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Fiscal footsie: Jaitley's budget trades urban honeymoon for rural marriage

The three problems the FM is addressing are excess capacity in industry, slugging growth in small and medium enterprises and a general shortage of employment wrapped in an agrarian crisis

Madhavan Narayanan  |  New Delhi 

Finance Minister Arun Jaitley
Finance Minister Arun Jaitley

If R.K. Laxman had been around, he might have drawn a cartoon of Prime Minister Narendra Modi and Finance Minister Arun Jaitley inside a helicopter spraying cash across villages, with the iconic common man in his checked, tattered jacket, holding a newspaper that says "Cess for education, health increased."

It does not take much imagination to guess that the NDA government's last before the next general election is an attempt to please rural voters but what is significant is that it does not seem to have bothered about fiscal discipline, rising oil prices or the inflationary potential of fanning aggregate demand in the It is clear that growth in general, and employment and agricultural incomes in particular, have taken centre-stage with the elegant turn of phrase shifting from "ease of doing business" to "ease of living"

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Anyone looking for an expression to dignify what is clearly an election tongues are wagging is that the finance minister's for the year to March 2019 is one that shows what I would call "Structured Populism".

To the minister's credit, he has tried to address a three-layered problem by abandoning a fourth one: fiscal discipline. At a missed 3.5% of GDP in fiscal deficit in the current year and a target of 3.3% in 2018-19 that is above the current year's missed target of 3.2%, there is a clear bias for lofted, inflationary strokes that might remind one of the slog overs in a Twenty20 cricket match.

The three problems he is addressing are excess capacity in industry, slugging growth in small and medium enterprises and a general shortage of employment wrapped in an agrarian crisis in which the past few years have tilted the balance against farmers. Here is the fairy tale scenario: rural spending will fan industrial demand and thus growth, while generating enough incomes to yield tax revenues.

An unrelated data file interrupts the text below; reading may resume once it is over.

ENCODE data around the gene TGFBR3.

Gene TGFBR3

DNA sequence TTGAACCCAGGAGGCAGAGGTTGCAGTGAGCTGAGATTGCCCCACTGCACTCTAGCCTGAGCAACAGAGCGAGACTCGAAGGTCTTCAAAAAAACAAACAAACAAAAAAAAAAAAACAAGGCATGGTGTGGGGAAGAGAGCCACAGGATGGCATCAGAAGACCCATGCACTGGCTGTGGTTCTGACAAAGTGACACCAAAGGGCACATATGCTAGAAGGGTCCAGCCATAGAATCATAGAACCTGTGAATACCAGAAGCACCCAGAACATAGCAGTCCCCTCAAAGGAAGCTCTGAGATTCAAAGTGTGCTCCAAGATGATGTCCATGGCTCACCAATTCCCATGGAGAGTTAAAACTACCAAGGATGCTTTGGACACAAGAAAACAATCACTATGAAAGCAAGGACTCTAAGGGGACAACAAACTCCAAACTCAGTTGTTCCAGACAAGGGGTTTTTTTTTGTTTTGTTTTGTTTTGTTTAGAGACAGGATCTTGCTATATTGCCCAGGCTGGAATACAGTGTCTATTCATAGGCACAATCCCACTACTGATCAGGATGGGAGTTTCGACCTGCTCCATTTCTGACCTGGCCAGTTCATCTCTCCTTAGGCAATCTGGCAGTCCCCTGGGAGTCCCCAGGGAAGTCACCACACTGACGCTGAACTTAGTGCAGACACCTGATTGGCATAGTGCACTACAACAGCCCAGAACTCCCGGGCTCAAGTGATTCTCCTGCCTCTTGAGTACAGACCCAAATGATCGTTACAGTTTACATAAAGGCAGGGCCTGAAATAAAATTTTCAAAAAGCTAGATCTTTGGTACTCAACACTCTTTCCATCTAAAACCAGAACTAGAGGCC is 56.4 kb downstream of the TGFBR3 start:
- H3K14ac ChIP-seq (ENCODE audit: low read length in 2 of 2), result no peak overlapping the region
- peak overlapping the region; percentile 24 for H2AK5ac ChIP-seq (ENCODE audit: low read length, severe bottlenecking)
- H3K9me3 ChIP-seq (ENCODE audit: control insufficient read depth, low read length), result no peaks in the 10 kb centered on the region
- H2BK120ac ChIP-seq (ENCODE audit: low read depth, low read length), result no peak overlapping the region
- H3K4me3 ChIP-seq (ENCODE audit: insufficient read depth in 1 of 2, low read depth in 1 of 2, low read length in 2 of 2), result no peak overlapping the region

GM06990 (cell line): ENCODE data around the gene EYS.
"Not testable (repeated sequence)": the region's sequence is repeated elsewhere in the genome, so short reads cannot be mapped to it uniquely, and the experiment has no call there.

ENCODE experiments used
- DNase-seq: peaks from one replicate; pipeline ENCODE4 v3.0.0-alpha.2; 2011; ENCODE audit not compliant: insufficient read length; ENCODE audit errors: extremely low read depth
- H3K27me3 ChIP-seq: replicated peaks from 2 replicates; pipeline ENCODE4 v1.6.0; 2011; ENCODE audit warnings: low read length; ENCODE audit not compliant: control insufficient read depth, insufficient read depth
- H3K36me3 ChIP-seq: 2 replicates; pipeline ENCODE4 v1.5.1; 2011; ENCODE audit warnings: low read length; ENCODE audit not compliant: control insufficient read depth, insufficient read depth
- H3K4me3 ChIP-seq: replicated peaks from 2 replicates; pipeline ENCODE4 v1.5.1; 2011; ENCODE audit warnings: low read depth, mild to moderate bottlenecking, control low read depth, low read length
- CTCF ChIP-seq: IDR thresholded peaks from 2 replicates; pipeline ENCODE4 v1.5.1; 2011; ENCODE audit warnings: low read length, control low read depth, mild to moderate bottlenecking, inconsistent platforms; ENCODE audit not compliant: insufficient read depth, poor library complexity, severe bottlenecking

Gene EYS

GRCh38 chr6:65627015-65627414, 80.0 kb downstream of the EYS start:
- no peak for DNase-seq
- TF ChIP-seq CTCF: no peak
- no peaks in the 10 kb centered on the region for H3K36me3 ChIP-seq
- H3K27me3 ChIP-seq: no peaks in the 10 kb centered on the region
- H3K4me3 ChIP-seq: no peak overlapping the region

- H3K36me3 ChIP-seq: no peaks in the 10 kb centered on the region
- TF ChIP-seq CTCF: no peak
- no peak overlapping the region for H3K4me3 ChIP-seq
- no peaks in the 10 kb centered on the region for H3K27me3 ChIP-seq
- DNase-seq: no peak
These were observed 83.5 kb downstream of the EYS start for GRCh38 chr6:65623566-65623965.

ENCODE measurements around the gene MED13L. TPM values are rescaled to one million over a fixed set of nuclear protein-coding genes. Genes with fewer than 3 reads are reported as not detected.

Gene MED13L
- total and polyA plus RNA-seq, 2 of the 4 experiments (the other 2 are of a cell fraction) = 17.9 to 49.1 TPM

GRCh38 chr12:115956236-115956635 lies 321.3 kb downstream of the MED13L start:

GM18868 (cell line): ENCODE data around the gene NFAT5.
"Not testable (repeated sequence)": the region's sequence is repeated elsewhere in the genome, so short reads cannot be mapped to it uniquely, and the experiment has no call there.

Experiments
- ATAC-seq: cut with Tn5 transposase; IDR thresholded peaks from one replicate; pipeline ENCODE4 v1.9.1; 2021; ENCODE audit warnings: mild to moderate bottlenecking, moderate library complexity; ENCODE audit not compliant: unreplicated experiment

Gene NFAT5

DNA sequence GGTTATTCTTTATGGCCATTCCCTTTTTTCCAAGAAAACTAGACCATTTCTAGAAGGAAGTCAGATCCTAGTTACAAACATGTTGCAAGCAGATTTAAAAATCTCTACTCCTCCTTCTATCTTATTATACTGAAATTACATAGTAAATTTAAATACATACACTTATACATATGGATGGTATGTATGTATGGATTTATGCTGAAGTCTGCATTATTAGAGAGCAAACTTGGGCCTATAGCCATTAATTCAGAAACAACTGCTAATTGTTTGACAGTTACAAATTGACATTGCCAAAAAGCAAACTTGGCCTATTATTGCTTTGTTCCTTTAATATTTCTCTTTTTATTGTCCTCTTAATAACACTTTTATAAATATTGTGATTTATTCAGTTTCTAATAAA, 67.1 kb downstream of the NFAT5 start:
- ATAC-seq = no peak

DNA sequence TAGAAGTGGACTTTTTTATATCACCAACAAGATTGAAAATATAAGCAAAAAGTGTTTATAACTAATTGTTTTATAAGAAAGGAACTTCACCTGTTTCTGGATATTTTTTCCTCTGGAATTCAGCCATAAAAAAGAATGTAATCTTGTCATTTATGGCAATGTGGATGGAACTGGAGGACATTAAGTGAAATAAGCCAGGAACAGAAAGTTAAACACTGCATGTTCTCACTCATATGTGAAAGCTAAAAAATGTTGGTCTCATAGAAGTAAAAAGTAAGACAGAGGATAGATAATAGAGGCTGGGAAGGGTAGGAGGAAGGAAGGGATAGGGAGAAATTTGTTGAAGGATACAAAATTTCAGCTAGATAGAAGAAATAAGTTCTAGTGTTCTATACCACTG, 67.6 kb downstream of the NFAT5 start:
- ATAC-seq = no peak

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The populism is structured because what is being handed out to rural farmers is not just an income support scheme or a hand-out like MNREGA (rural job support scheme). What we have instead is something that certainly looks like a vision for rural areas. An "Operation Greens" for potatoes and onions, agricultural marketing infrastructure, rural roads, separate pushes for animal husbandry and fisheries and institutional credit for farmers. By closing the loops in a rural economy, Modi is showing some method in what critics might call a politically induced madness.

The Prime Minister and his BJP were made to work every inch to retain their hold over his native state of Gujarat. By-election results from Rajasthan running parallel with the speech showed Congress trouncing the BJP. To top it all, the NDA had promised to double agricultural incomes anyway by 2022. Thus, it required no change in direction, but only a method, for the BJP to do what it has done.

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Therefore, we have seen a of structured populism that spurns a four-year-long honeymoon with foreign investors and the urban middle class (think Davos, think World Bank's 'ease of doing business' ranking, think Moody's credit rating upgrade, think a stock market boom) for a hopefully longer-term marriage with rural areas. Modi has to just hope that his speeches and slogans down the year will fill whatever gaps because jobs cannot be rained over a huge landmass and incomes cannot be boosted in scattered farms in such a short span of time.

But the numbers are good at least for BJP's sprightly spokespersons to throw at acronym agnostics. How about nearly 2 crore new toilets, 321 crore person-days of jobs, 3.1 lakh kilometres of rural roads and a Rs 300,000 crore target for small-ticket Mudra loans to help micro-entrepreneurs? By clubbing all rural-related expenditure across ministries at Rs 14.34 lakh crore, the presents an alluring picture for those who fall for data. Only a patient analysis over a period might show how much of this is jugglery or just broad intent.

The money for this will come from optimistic revenue projections on GST and income tax collections alike and novel schemes like exchange-traded funds for debt that might do some smart financial engineering to dress up government accounts. The best part is that by the time we figure out what this did -- or not -- a new government will be in place. The thus rides into a Wild West, also known as electoral uncertainties. The PM and the FM, with lassos in hand, appear like smart cowboys.



The author is a senior journalist and editor who has worked for Reuters, Business Standard and Hindustan Times. He is currently an independent media entrepreneur, consultant, and columnist. He is listed among the top 200 Indian influencers on Twitter. He tweets as @madversity

First Published: Thu, February 01 2018. 17:29 IST
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